Chapter 8 : Evolution of the Normal Intestinal Microbiota and Its Pathogenic Implications

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Human beings live in close association with vast numbers of microorganisms that are present on the skin, mouth, and gastrointestinal tract. Although the small bowel and stomach can become heavily colonized by pathogenic bacteria and yeasts under some circumstances, the colon is the principal region of bacterial colonization in the healthy gastrointestinal tract, owing to the antimicrobial effects of gastric acid and bile salts in the upper gut and the rapid passage of digestive materials that prevents microbial overgrowth. While the effects are often subtle, intestinal microorganisms exert their influence on the host in many ways. Culturing studies have shown that the microbiota comprises several hundred bacterial species, subspecies, and biotypes, and that some organisms occur in higher numbers than others, although about 40 species constitute approximately 99% of all isolates. Pathogenic bacteria invading the body are affected by, and deal with, mucus barriers in different ways. Ulcerative colitis (UC) is one of the two major forms of idiopathic inflammatory bowel disease, and is an acute and chronic disabling condition that is essentially incurable and treated primarily with anti-inflammatory drugs and steroids. Many reactions are known in which enzymes produced by intestinal microorganisms form carcinogens from dietary precursors. Fecal bile acids are also related to the risk of colon cancer, because they are converted to steroids by intestinal microorganisms, which have procarcinogenic properties.

Citation: Macfarlane G, Macfarlane S. 2008. Evolution of the Normal Intestinal Microbiota and Its Pathogenic Implications, p 73-83. In Baquero F, Nombela C, Cassell G, Gutiérrez-Fuentes J (ed), Evolutionary Biology of Bacterial and Fungal Pathogens. ASM Press, Washington, DC. doi: 10.1128/9781555815639.ch8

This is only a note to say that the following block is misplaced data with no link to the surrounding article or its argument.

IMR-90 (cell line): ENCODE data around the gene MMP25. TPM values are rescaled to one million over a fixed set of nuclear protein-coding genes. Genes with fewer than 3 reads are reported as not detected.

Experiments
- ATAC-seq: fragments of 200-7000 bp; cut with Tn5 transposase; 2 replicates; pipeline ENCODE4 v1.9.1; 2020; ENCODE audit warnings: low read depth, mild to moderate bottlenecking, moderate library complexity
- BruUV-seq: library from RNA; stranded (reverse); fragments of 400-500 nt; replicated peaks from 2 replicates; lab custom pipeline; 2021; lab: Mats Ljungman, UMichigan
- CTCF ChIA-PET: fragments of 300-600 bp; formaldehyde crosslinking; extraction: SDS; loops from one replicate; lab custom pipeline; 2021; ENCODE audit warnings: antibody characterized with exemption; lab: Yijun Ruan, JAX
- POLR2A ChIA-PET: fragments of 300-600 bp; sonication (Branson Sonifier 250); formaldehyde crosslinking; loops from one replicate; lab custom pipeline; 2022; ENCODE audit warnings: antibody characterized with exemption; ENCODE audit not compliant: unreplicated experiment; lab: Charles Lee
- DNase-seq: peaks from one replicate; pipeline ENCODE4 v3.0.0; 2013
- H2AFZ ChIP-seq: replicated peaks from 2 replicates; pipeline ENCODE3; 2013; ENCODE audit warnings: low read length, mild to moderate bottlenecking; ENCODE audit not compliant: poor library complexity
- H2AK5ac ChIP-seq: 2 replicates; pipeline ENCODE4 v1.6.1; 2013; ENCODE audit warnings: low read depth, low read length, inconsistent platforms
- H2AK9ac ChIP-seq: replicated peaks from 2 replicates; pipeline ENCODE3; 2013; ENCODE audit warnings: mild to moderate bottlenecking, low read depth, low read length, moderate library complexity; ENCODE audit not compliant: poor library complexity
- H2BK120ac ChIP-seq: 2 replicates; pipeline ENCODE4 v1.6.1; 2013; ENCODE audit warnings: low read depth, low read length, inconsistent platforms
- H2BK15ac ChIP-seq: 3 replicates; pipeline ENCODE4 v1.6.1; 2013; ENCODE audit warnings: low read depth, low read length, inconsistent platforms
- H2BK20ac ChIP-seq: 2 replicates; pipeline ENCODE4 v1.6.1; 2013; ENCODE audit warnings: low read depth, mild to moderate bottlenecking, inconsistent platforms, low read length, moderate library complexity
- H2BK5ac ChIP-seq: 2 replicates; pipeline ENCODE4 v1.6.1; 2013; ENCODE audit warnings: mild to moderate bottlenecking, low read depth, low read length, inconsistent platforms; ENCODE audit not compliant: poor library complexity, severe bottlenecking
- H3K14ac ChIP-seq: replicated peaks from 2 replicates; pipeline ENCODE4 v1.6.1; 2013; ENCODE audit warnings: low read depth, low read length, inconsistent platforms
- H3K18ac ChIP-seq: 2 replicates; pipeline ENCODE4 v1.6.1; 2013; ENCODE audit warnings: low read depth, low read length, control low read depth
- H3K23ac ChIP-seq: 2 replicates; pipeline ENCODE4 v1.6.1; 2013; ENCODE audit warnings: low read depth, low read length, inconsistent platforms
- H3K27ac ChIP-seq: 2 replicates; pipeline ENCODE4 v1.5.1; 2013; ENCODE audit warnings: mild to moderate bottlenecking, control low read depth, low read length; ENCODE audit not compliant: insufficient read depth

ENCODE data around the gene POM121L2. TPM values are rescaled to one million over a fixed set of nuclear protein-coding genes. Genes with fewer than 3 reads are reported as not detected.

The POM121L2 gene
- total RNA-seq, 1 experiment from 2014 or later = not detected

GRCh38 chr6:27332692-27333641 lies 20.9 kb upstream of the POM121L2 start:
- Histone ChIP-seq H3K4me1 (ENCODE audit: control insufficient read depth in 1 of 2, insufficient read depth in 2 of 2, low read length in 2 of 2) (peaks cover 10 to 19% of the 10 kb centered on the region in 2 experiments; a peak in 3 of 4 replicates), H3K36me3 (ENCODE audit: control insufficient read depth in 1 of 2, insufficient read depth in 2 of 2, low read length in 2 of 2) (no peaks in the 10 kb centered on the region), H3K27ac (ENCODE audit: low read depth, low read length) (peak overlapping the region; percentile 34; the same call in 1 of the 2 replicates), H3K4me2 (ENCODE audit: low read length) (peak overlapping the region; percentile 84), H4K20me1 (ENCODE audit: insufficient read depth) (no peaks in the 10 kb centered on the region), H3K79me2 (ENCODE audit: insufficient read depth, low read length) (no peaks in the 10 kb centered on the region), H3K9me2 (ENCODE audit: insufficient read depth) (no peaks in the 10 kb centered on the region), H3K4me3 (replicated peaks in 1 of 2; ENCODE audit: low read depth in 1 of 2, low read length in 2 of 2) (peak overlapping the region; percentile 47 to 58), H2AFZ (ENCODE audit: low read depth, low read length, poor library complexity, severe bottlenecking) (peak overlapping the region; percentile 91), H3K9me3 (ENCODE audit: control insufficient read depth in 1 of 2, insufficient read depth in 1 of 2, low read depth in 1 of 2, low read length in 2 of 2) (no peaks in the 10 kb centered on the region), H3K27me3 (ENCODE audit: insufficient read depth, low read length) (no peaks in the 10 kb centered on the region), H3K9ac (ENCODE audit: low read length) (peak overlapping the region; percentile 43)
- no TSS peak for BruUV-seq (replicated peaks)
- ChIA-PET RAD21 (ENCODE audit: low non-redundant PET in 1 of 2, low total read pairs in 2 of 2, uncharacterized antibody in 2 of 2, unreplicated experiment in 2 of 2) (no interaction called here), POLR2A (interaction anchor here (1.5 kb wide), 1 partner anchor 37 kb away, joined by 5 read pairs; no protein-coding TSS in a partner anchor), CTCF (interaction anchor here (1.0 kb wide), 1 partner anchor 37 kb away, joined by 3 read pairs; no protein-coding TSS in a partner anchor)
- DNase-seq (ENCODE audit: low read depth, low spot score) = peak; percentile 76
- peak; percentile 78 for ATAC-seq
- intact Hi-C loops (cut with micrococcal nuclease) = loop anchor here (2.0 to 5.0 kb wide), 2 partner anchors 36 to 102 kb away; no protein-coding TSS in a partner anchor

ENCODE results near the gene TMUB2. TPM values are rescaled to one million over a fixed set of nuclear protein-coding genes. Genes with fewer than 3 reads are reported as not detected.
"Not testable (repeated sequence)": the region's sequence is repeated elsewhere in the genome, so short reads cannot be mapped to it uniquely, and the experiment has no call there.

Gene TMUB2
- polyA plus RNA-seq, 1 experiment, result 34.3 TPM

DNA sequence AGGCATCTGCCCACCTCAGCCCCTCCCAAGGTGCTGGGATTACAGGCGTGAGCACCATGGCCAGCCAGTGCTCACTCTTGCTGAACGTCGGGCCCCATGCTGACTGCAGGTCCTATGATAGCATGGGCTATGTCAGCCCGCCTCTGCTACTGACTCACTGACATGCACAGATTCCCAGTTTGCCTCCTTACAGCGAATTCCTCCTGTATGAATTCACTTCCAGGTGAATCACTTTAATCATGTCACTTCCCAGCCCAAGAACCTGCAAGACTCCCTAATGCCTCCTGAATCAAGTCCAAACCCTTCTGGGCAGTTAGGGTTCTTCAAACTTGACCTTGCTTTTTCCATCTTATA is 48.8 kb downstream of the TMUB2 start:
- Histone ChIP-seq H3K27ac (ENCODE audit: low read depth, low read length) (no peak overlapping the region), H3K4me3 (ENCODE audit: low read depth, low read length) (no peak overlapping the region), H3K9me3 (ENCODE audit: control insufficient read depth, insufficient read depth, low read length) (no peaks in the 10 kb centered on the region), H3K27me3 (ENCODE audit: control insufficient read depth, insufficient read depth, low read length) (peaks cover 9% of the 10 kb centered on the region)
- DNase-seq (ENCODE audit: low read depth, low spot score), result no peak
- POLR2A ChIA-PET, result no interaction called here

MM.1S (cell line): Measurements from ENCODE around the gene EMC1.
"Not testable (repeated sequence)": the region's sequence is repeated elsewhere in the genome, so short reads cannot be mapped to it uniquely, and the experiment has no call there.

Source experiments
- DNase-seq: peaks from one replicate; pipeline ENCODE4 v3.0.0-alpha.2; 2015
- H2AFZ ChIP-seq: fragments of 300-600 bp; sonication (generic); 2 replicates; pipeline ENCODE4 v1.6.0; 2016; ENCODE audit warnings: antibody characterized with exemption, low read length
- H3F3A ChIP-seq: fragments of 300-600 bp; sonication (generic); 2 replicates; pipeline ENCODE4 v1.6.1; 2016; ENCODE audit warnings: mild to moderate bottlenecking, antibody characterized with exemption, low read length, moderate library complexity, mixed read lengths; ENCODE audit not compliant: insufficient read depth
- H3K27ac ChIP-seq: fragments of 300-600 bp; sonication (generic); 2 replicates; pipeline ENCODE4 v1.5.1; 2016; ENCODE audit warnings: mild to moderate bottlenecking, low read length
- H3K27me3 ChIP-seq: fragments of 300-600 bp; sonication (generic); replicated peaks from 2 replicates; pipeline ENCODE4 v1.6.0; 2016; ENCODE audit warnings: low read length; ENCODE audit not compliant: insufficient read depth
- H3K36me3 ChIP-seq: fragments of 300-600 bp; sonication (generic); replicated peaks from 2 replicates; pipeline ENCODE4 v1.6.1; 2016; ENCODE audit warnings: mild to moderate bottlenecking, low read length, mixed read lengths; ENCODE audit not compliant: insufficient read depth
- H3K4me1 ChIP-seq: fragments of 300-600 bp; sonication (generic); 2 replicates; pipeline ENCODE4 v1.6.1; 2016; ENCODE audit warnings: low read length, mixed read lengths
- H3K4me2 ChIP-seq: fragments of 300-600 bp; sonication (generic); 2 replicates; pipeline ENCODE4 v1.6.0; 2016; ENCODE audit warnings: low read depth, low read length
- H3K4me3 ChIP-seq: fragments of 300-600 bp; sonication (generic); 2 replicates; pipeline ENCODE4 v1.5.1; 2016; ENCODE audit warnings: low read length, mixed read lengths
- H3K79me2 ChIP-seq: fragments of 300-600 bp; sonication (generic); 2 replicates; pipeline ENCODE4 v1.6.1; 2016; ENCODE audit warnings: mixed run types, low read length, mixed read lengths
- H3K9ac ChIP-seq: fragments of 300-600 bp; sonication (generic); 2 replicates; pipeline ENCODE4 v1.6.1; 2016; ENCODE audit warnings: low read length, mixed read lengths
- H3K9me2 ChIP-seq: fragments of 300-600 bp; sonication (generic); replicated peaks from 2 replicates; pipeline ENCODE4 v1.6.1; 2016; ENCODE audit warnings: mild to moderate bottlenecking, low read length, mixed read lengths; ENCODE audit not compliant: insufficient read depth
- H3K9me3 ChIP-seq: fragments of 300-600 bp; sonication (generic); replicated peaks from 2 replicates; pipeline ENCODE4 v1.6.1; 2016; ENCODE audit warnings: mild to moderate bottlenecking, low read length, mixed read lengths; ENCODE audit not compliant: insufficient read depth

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Table 1.

Factors affecting the evolution of the human colonic microbiota a

Citation: Macfarlane G, Macfarlane S. 2008. Evolution of the Normal Intestinal Microbiota and Its Pathogenic Implications, p 73-83. In Baquero F, Nombela C, Cassell G, Gutiérrez-Fuentes J (ed), Evolutionary Biology of Bacterial and Fungal Pathogens. ASM Press, Washington, DC. doi: 10.1128/9781555815639.ch8
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Table 2.

Summary of major bacterial infections of the human gastrointestinal tract

Citation: Macfarlane G, Macfarlane S. 2008. Evolution of the Normal Intestinal Microbiota and Its Pathogenic Implications, p 73-83. In Baquero F, Nombela C, Cassell G, Gutiérrez-Fuentes J (ed), Evolutionary Biology of Bacterial and Fungal Pathogens. ASM Press, Washington, DC. doi: 10.1128/9781555815639.ch8
Generic image for table
Table 3.

Potential reasons for failure of antibiotic therapies in UC

Citation: Macfarlane G, Macfarlane S. 2008. Evolution of the Normal Intestinal Microbiota and Its Pathogenic Implications, p 73-83. In Baquero F, Nombela C, Cassell G, Gutiérrez-Fuentes J (ed), Evolutionary Biology of Bacterial and Fungal Pathogens. ASM Press, Washington, DC. doi: 10.1128/9781555815639.ch8

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